Monday Miscellany »« Burning Out

More on the Flying Spaghetti Monster

Chris, at the Godless Perverts blog, wrote an expansion on my post about the Flying Spaghetti Monster. Or really, about the stripper factories in the FSM parody:

The problem about the stripper factory isn’t so much the sexism of it, but the way it plays along with the idea that sex workers have no desires, no thoughts, and no worth of their own. The strippers in Pastafarian Hell have STI’s, and that’s not bad because of what it does to the strippers; it’s bad because it punishes the people who want to fuck the strippers. The lives and health of the strippers themselves are irrelevant, except in how well they serve others.

[...]

The beauty of atheism is that we are free to explore and move ahead. We don’t have to defend old ideas just because they were valuable to us ten years ago, or a hundred, or a thousand. What matters to us is the reality of how ideas work in the world today, and whether they benefit the people living here and now. If they don’t, then we should discard them and move on.

It’s several thousand words longer than mine–and really explores concepts I’d missed, including the treatment of sex workers. You can read it all here.

Then, Sophie Hirschfeld added her voice:

The FSM came out around the same time that I launched my career in the adult industry. Initially, I didn’t really have a problem with it, but at that point, I was only taking phone calls and sending “naughty” texts. Later, though, as I became more active in the adult industry, I realized how uncomfortable that people referencing the FSM made me, especially when they mentioned the stripper factories. Because, suddenly, they were talking about a factory of my peers. Suddenly, they were reinforcing the biases that my peers and I had to deal with all of the time. While the lore of the FSM had perfectly good intentions as it was created for an analogy, the dehumanization of a portion of society made me uncomfortable. And, I admit (and am ashamed that), it wasn’t until I was a part of that portion of society that I even noticed.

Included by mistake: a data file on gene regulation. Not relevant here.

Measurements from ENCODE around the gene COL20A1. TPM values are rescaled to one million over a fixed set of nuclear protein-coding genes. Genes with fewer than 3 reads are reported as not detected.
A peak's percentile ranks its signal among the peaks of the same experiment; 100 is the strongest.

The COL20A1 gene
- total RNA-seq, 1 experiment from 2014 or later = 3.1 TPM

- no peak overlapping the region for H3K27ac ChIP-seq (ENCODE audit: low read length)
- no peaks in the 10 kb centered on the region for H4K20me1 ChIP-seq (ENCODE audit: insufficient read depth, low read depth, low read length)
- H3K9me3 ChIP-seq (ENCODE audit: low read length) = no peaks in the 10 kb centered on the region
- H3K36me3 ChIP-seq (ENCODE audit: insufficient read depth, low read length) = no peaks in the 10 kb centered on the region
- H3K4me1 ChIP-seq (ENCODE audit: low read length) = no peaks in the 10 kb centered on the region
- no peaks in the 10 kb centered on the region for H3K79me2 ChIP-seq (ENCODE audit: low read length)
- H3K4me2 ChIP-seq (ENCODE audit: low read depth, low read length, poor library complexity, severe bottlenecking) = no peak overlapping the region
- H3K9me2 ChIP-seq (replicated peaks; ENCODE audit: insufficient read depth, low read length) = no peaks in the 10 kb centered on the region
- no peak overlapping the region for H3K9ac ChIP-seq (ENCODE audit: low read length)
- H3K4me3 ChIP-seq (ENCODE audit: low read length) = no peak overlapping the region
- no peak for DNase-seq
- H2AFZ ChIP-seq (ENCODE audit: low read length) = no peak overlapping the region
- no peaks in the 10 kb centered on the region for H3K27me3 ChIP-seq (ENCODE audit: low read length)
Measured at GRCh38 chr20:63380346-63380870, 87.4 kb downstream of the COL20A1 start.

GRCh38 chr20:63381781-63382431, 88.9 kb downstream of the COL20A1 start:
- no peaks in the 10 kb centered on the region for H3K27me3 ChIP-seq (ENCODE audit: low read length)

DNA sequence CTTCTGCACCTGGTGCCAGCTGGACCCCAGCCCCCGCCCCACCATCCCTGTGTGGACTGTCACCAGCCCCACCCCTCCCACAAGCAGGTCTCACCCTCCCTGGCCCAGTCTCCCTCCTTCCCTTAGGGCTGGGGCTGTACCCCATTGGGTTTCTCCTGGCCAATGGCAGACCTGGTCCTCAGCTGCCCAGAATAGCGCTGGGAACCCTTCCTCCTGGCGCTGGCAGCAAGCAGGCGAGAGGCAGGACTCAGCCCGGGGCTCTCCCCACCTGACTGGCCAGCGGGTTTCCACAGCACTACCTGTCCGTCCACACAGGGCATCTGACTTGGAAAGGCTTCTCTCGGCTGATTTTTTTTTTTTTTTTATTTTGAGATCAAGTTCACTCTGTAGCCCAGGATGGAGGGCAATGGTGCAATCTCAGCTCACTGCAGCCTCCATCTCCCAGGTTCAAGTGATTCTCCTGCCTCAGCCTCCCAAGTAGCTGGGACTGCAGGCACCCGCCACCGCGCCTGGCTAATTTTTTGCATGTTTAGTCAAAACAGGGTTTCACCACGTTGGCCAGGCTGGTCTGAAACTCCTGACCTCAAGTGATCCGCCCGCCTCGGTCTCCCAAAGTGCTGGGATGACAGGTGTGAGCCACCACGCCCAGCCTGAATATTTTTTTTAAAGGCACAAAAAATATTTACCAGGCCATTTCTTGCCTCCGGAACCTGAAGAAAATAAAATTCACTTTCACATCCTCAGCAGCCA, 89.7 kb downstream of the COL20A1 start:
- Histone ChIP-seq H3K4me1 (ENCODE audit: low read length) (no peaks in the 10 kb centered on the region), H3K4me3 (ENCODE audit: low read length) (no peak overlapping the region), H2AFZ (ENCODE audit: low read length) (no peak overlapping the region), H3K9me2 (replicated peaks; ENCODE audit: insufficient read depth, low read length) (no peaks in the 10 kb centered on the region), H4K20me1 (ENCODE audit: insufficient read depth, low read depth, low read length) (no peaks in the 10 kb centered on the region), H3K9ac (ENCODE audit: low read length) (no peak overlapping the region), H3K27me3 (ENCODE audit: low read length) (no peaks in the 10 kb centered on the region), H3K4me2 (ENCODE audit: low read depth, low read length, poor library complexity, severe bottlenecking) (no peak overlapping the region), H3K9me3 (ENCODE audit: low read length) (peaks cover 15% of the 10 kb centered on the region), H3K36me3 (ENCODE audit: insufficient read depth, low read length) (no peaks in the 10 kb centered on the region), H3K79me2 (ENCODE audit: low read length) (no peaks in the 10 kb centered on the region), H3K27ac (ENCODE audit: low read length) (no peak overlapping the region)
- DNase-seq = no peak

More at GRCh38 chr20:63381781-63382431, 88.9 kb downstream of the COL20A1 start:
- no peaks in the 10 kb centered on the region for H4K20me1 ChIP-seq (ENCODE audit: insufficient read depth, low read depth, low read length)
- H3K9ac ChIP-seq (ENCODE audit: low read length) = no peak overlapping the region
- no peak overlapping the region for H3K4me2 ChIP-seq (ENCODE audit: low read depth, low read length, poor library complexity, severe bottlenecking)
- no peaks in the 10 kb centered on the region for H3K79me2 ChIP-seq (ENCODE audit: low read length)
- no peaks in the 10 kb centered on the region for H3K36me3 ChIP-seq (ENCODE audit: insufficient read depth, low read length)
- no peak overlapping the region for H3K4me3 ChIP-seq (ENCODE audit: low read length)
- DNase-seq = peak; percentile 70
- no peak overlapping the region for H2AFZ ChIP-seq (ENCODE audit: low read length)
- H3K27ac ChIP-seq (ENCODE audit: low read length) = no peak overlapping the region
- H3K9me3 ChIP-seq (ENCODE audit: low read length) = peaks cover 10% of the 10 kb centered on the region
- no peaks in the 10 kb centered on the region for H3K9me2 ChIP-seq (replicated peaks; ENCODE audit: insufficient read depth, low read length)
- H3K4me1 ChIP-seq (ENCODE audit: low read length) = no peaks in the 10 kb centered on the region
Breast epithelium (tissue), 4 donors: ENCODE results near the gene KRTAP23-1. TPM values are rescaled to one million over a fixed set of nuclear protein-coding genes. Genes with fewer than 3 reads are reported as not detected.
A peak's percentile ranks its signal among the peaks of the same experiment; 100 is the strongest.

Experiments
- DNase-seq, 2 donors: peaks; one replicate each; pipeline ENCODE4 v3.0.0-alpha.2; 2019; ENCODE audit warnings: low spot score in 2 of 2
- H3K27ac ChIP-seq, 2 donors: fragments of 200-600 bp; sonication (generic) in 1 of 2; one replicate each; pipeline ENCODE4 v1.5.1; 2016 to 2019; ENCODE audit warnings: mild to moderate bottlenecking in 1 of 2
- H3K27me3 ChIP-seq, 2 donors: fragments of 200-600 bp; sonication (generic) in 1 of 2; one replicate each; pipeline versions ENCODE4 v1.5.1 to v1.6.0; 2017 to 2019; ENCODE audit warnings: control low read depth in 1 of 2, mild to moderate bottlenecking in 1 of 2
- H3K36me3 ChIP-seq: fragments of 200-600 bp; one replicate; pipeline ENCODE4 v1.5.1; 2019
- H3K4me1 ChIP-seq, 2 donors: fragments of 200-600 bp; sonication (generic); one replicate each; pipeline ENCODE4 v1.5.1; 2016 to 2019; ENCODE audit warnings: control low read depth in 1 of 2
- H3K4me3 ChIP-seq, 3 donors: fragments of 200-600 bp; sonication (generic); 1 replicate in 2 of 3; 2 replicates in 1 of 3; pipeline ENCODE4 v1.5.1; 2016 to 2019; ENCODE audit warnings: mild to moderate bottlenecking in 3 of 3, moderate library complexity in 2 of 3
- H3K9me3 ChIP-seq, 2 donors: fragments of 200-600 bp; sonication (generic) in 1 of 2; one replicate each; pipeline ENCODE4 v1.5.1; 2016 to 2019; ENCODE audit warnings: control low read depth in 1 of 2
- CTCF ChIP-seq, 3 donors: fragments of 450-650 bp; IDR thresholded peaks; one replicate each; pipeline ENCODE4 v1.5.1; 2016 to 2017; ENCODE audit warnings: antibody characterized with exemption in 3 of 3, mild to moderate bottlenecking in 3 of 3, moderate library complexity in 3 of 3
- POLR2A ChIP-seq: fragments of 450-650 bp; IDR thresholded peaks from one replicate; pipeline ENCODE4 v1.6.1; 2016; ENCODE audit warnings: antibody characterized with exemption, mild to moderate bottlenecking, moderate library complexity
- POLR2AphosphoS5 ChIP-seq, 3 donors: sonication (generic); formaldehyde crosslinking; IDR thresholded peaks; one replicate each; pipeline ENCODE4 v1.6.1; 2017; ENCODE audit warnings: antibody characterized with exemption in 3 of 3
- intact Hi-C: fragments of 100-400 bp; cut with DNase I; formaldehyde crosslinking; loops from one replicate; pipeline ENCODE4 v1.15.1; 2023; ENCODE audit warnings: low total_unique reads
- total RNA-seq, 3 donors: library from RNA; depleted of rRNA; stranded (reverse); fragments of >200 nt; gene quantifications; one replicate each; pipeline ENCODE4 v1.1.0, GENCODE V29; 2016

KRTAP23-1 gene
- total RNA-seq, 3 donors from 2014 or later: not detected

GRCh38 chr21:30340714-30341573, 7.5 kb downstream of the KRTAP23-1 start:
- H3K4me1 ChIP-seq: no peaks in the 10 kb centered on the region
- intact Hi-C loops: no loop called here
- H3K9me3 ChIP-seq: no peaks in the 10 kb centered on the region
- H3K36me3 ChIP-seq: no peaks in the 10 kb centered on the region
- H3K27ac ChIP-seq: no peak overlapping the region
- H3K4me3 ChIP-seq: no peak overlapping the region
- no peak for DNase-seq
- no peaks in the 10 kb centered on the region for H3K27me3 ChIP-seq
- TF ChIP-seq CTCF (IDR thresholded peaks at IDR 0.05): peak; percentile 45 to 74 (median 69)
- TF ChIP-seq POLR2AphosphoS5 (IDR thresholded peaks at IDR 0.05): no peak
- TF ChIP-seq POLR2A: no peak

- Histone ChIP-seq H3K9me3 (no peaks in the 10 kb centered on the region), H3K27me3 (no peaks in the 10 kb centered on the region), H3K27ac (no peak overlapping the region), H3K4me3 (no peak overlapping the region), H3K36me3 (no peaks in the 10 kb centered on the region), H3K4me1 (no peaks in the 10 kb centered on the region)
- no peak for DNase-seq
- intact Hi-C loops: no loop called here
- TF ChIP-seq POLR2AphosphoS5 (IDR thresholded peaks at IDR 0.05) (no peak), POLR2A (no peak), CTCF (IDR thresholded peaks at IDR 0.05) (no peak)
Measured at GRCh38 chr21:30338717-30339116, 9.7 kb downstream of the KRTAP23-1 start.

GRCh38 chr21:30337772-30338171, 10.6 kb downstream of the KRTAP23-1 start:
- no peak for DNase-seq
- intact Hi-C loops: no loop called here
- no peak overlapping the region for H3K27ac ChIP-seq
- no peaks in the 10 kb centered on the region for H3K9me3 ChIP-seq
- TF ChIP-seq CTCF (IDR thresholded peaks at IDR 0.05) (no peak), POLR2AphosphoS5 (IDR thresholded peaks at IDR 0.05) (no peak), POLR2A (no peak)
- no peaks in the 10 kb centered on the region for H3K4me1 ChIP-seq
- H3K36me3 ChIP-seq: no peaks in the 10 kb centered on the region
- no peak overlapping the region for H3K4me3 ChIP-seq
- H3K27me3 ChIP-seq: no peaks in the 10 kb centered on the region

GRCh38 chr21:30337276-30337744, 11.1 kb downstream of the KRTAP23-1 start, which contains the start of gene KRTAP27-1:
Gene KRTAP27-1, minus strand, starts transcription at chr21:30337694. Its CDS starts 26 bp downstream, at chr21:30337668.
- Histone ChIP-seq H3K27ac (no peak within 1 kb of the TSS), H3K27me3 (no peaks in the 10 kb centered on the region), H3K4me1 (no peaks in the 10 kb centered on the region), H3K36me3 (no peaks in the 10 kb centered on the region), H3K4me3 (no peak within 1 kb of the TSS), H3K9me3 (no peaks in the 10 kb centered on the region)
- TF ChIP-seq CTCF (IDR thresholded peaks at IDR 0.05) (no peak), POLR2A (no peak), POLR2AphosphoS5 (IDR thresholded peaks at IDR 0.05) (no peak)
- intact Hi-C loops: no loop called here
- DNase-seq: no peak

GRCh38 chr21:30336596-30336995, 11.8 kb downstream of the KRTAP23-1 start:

More here.

Comments

  1. says

    People actually take pastafarianism seriously? I had *assumed* that people only referred to it in the satirical smoked mirror to reflect religions back at people in a language they understand.
    I’m disappointed that people are dehumanizing sex workers.

  2. Francisco Bacopa says

    It’s really strange that the FSM thing has become serious enough that we even need to worry about its sexism. At first I wasn’t really worried. Of course the stripper factory is sexist. it’s a parody of sexist religions. I really had no issue with it at the time because it was clearly at that time a harmless joke, a direct spoof of Islam’s 72 virgins.

    I think my original interpretation of Pastafarianism’s sexism as harmless was correct at that time, but as FSM has gone through its iterations I see some reason for concern. I have bookmarked the linked article for further reading.

  3. blf says

    As far as I can recall it is not said which sexes are manufactured in the stripper factories, or indeed that they are live creatures, or, perhaps more disturbingly, how old the factory-made strippers appear to be. Nonetheless, I also suspect most people (including myself) assume the products are humanoid female of legal age.

    So, sexist?

    Well, with those added assumptions, Yes. But like other commentators, I’ve always seen that assumed-sexism as a parody of the very real and extremely disgusting sexism in religions. There is a difference here: Religions are sexist without making assumptions, but you need to add a few assumptions before even a pale version of sexism can be plausibly claimed for FSM (as far as I know).

  4. smrnda says

    I think this also points to a problem where a person might want to parody sexism (or racism or homophobia or whatever other type of prejudice) but depending on context the joke can end up having the opposite of the intended effect.

  5. kevinalexander says

    Bobby clearly misread the plates then compounded the problem by putting them in the dishwasher so that FSM’s tomatoey message was erased.
    Just change the gospel then deny that you changed it. Everyone else does it.

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